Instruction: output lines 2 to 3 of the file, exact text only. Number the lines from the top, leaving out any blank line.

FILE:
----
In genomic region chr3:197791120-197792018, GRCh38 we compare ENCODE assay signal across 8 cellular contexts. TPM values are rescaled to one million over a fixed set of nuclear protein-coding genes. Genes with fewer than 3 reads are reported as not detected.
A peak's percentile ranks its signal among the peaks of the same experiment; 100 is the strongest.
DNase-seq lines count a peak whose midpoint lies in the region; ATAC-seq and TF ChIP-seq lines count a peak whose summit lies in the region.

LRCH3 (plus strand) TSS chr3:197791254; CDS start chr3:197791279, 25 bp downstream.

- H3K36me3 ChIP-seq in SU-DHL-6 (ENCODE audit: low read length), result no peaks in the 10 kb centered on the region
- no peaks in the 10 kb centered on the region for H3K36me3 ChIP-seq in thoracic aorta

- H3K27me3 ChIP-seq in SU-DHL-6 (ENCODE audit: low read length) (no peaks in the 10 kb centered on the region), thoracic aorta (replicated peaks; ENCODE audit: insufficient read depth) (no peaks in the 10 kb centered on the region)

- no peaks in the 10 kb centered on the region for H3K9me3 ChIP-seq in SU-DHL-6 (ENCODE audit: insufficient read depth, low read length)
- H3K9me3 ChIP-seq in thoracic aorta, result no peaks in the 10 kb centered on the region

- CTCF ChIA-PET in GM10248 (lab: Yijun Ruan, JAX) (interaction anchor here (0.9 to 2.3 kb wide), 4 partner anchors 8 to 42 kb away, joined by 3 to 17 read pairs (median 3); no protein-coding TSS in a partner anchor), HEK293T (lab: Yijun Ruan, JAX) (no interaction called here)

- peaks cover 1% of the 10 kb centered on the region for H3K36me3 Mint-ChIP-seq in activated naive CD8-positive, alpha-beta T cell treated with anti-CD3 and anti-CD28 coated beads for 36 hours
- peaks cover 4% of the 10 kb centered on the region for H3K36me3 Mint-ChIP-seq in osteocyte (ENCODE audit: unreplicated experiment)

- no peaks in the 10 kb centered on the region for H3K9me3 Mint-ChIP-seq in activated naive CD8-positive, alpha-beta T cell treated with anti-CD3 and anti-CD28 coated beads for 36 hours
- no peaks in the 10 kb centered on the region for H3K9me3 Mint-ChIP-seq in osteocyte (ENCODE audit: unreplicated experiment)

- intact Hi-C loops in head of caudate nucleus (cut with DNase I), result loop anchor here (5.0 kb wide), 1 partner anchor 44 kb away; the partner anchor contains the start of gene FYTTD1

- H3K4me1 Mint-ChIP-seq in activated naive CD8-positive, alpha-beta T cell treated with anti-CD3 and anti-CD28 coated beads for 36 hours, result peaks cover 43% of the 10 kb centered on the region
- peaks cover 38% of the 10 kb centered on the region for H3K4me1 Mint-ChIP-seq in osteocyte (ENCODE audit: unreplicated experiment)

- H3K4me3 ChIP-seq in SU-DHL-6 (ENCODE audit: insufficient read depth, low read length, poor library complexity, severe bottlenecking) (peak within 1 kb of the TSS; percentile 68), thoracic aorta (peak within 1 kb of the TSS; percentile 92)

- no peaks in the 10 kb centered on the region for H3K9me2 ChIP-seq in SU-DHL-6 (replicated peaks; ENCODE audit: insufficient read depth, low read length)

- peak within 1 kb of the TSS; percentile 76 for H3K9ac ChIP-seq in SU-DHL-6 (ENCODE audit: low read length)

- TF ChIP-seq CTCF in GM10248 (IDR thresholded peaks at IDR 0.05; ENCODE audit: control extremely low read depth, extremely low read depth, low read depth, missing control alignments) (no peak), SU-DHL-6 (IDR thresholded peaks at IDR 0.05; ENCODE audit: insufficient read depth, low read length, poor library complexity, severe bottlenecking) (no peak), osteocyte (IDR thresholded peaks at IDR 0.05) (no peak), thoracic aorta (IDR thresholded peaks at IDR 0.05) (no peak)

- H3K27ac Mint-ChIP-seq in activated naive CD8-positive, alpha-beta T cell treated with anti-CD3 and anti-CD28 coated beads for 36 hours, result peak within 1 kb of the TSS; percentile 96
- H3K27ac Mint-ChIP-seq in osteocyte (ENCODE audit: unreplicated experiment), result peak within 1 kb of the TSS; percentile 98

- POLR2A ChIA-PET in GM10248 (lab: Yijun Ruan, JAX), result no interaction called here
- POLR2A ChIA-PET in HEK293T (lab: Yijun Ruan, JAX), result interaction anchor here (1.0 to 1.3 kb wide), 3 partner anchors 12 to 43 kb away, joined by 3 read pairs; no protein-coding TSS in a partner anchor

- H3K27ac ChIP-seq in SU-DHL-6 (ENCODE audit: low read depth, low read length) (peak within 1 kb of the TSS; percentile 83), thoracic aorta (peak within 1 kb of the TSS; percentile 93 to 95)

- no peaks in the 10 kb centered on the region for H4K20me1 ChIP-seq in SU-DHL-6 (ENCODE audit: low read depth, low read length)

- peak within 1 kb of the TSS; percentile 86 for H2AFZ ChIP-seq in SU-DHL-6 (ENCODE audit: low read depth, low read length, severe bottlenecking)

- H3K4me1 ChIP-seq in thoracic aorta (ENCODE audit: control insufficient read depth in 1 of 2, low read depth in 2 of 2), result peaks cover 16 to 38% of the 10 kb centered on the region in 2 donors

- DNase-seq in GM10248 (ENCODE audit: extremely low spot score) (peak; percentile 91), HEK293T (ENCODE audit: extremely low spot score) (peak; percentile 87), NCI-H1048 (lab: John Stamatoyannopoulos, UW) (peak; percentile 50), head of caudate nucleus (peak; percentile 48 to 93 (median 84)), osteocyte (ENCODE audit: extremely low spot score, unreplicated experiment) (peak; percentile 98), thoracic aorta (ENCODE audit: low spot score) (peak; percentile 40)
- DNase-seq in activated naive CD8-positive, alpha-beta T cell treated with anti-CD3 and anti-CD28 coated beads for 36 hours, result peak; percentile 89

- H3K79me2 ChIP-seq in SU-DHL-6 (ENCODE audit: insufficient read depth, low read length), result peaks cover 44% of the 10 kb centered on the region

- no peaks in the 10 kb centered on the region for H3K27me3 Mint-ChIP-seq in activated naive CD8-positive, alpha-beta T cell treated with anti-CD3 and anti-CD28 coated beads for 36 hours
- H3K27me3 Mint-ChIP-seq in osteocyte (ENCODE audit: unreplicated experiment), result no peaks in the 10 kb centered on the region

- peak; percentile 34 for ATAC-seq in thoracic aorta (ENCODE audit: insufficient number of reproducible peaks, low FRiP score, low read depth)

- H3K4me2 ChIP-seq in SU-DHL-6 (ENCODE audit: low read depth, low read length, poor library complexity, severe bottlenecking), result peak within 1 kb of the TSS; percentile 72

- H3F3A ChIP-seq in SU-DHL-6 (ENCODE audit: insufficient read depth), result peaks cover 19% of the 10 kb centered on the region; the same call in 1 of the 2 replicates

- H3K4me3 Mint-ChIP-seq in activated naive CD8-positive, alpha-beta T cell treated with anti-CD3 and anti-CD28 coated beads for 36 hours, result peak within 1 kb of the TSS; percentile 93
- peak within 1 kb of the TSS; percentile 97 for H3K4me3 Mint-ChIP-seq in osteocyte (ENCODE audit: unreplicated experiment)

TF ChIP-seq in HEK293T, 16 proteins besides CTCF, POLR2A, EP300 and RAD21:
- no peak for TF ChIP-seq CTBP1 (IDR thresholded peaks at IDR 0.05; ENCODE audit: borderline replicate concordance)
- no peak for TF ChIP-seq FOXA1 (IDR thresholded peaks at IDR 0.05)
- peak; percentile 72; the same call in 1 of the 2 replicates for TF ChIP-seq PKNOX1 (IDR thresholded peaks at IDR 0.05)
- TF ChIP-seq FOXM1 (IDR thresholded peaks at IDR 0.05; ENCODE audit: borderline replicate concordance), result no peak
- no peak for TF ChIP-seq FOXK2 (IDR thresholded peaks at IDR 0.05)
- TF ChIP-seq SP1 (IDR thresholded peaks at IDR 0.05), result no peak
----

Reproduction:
A peak's percentile ranks its signal among the peaks of the same experiment; 100 is the strongest.
DNase-seq lines count a peak whose midpoint lies in the region; ATAC-seq and TF ChIP-seq lines count a peak whose summit lies in the region.